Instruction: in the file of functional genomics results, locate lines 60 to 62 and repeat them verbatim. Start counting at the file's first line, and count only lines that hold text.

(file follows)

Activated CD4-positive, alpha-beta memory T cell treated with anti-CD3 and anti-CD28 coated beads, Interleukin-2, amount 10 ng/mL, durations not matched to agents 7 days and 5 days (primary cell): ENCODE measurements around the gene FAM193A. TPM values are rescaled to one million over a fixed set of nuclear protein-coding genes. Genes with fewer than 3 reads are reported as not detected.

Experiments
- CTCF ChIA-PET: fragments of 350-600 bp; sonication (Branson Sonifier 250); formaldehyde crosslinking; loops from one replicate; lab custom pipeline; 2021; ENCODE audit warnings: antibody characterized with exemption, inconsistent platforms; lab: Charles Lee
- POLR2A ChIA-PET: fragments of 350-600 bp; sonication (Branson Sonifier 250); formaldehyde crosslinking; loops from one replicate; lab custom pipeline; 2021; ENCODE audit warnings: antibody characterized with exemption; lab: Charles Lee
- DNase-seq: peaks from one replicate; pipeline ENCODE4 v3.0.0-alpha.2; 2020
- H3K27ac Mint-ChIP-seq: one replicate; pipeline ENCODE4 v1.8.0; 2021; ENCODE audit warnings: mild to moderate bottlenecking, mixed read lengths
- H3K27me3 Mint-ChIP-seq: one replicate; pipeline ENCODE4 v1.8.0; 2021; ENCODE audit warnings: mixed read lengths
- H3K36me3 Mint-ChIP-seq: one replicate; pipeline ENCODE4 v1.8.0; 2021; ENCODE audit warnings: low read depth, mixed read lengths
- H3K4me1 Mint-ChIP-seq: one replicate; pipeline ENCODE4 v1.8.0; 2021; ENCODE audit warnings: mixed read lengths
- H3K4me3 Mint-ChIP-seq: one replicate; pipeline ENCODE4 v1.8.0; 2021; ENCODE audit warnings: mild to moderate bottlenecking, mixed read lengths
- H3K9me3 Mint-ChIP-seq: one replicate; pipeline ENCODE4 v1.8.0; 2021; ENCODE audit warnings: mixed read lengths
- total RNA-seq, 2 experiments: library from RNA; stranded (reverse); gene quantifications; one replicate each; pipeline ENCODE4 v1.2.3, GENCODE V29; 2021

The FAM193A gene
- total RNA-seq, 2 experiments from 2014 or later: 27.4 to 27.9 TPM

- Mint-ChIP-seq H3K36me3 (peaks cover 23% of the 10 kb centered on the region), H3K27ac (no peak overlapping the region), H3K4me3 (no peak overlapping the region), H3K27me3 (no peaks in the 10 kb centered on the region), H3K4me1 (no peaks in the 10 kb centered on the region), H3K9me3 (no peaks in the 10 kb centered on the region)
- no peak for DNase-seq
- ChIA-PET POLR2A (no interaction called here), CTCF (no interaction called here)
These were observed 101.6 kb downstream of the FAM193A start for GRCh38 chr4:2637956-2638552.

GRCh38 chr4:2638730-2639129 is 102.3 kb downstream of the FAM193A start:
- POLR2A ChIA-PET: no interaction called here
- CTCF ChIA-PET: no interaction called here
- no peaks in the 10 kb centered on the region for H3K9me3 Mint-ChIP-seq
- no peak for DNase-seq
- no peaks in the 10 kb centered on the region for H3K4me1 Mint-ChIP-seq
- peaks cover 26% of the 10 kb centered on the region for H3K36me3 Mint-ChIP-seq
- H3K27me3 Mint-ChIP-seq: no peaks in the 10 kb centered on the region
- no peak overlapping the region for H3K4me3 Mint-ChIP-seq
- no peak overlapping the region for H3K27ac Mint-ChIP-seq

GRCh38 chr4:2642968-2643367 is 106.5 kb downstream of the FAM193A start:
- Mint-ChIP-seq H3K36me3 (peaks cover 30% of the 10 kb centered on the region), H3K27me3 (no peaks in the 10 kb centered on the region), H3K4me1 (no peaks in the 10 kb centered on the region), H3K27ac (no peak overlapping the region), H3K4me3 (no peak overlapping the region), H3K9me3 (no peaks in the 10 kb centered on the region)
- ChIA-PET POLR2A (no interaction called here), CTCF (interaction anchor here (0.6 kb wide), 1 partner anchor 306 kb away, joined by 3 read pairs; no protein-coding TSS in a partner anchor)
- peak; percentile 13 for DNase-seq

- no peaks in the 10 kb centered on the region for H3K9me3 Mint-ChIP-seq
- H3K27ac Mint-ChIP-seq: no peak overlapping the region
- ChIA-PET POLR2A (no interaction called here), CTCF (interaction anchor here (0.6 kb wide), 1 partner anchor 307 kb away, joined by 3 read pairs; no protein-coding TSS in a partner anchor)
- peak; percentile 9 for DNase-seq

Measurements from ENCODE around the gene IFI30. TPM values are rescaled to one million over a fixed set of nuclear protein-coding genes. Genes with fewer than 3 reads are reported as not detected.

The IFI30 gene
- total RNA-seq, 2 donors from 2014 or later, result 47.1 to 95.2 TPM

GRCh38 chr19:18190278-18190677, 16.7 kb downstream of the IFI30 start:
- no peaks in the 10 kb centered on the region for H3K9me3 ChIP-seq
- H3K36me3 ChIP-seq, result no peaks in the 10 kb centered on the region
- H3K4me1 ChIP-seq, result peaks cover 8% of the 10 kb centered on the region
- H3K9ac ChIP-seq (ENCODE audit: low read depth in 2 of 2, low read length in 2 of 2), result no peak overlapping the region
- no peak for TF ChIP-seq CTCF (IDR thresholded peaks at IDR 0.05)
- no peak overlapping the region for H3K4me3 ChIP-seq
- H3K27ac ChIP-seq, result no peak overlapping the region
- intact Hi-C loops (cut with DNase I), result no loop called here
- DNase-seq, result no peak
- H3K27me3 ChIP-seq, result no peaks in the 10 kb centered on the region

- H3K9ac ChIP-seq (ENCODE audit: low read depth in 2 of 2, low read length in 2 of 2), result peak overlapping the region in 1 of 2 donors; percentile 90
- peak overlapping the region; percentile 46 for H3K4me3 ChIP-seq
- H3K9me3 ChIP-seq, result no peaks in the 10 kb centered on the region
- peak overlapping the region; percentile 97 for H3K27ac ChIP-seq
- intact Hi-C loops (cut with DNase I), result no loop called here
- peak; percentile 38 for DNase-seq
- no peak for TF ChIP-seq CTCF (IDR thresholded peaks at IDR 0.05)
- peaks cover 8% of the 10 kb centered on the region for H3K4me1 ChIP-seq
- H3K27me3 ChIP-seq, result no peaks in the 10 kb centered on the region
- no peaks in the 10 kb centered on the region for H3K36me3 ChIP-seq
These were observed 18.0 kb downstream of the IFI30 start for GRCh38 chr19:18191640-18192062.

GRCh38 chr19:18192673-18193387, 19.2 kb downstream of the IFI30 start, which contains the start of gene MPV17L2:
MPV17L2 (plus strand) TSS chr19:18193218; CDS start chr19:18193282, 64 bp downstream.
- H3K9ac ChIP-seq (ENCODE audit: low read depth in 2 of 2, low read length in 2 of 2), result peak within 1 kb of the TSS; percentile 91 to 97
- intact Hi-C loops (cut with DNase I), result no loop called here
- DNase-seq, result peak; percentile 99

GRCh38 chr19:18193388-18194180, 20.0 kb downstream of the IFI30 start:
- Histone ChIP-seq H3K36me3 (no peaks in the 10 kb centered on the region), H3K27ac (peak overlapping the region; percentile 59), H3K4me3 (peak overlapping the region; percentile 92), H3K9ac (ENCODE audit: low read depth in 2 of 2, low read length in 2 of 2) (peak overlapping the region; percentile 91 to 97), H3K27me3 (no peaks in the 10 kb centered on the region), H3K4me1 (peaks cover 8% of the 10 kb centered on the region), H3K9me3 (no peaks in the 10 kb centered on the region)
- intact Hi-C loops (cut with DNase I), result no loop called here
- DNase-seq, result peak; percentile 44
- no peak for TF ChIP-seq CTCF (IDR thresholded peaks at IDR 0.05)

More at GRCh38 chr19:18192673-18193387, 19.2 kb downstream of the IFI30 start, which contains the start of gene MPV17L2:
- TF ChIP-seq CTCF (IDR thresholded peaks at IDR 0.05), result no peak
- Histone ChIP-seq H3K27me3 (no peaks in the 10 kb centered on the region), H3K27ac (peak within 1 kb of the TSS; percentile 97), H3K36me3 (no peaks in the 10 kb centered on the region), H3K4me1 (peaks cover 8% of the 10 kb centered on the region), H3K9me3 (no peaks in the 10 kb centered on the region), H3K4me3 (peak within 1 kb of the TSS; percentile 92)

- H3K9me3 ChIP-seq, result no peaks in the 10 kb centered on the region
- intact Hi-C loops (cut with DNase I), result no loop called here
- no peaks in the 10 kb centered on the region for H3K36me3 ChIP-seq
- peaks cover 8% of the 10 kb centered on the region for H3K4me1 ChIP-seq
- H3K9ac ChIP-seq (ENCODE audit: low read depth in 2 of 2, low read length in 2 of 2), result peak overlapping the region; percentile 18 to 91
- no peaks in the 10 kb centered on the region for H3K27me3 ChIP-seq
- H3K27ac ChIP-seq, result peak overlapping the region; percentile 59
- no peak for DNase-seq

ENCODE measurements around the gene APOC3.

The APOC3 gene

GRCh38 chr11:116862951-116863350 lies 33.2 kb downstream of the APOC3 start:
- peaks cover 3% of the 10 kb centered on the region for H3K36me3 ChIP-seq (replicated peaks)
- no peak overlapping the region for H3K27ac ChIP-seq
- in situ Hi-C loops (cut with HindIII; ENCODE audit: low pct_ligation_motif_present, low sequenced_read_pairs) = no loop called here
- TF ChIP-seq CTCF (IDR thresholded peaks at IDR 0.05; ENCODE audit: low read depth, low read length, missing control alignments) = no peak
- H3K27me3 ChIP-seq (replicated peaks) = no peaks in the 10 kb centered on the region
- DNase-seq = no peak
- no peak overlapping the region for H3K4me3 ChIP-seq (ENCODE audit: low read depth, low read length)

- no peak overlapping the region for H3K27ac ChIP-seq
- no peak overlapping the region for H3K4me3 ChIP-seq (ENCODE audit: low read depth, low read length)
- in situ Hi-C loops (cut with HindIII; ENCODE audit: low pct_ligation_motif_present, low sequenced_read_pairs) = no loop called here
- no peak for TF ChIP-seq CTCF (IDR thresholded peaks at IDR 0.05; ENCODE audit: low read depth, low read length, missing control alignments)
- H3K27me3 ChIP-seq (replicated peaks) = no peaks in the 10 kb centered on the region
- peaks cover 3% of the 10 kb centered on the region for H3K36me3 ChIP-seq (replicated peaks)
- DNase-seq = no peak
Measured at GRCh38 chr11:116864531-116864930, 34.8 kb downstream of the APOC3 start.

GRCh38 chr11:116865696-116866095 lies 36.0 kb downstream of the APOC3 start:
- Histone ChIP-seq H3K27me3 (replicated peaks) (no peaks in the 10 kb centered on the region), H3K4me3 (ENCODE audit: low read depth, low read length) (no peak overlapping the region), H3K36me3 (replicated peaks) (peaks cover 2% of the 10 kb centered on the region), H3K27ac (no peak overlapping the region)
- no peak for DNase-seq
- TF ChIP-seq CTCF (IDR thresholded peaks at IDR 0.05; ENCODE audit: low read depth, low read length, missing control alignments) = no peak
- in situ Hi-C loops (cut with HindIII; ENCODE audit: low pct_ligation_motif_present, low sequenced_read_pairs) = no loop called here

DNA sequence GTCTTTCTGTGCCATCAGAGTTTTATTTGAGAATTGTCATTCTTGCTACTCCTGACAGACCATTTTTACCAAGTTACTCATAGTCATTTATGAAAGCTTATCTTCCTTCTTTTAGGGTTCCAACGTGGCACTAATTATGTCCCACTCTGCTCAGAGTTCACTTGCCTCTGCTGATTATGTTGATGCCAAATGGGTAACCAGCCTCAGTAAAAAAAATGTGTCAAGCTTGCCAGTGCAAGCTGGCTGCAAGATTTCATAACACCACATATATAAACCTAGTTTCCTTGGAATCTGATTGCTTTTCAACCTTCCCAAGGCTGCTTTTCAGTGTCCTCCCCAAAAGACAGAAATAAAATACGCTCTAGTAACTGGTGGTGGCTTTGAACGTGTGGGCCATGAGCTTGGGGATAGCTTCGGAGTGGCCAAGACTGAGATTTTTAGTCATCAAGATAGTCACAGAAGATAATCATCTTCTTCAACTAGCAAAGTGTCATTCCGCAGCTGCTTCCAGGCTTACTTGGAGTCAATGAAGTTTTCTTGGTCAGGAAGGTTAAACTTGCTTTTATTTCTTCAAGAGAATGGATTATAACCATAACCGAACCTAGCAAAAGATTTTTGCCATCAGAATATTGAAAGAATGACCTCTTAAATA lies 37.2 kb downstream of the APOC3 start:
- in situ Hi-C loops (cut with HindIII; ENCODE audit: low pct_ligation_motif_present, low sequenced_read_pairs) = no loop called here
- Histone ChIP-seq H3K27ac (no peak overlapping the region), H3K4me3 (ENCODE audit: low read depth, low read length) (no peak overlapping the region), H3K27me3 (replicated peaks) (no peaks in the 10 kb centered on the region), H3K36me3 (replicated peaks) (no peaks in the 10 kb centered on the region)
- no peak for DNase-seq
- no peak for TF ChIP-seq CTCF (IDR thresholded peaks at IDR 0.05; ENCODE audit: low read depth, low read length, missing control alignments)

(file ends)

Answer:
- no peaks in the 10 kb centered on the region for H3K36me3 ChIP-seq
These were observed 18.0 kb downstream of the IFI30 start for GRCh38 chr19:18191640-18192062.

GRCh38 chr19:18192673-18193387, 19.2 kb downstream of the IFI30 start, which contains the start of gene MPV17L2: